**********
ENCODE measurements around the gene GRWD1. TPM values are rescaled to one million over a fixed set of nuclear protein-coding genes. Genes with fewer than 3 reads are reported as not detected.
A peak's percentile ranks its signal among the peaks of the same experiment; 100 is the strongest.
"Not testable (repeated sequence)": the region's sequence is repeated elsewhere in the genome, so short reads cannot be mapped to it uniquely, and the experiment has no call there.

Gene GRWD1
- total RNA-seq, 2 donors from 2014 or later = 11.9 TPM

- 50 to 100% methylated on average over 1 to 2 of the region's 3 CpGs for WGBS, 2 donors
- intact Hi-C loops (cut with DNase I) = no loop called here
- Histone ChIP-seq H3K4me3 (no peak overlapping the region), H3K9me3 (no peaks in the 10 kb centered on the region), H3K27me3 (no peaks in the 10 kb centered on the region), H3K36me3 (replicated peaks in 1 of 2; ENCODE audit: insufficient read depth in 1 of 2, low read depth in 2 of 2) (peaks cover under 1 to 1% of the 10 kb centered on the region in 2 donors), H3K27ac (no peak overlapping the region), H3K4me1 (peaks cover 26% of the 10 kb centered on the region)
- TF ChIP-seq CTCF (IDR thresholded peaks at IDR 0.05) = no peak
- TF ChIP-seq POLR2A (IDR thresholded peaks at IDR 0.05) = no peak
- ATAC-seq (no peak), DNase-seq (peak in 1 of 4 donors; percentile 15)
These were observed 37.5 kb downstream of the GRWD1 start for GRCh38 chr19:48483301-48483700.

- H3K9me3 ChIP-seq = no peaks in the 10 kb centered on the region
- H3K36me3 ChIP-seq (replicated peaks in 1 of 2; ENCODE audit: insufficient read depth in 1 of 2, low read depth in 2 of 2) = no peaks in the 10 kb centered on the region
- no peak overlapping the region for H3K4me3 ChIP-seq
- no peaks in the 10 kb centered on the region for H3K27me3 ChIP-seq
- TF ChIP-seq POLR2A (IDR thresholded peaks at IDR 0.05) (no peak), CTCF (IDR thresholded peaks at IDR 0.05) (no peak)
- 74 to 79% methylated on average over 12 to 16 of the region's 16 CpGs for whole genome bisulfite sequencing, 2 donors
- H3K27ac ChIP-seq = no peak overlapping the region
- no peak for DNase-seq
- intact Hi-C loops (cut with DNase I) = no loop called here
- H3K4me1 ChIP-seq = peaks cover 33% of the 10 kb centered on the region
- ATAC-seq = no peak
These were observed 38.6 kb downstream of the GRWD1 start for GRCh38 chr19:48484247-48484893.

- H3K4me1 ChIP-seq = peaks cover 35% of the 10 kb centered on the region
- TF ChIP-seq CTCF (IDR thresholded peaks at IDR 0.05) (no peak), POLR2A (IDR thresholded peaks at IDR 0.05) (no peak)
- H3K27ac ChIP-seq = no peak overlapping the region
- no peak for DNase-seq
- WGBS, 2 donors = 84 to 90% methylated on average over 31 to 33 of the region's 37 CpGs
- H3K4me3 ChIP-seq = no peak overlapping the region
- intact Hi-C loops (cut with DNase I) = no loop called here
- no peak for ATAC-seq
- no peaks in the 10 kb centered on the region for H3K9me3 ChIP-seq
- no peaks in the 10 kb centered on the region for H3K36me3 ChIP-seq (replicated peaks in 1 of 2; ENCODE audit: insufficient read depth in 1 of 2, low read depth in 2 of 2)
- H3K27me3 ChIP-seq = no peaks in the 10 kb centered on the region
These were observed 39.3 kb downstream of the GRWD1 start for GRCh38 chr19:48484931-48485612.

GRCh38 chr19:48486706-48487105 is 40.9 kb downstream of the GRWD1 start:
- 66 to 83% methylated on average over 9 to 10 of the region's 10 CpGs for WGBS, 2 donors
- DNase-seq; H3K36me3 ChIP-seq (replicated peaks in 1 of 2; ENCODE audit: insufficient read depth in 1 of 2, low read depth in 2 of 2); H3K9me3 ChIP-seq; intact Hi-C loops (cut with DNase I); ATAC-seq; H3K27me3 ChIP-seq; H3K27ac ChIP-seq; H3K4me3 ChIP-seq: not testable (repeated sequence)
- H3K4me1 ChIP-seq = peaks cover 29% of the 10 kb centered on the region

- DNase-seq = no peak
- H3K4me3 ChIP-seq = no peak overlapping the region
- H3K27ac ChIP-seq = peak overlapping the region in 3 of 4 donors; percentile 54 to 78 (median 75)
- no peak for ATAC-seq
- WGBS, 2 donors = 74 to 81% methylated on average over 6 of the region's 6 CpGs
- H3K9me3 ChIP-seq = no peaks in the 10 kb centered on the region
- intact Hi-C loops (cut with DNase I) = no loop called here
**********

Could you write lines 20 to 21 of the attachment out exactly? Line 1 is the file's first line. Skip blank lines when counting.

- no peak for DNase-seq
- intact Hi-C loops (cut with DNase I) = no loop called here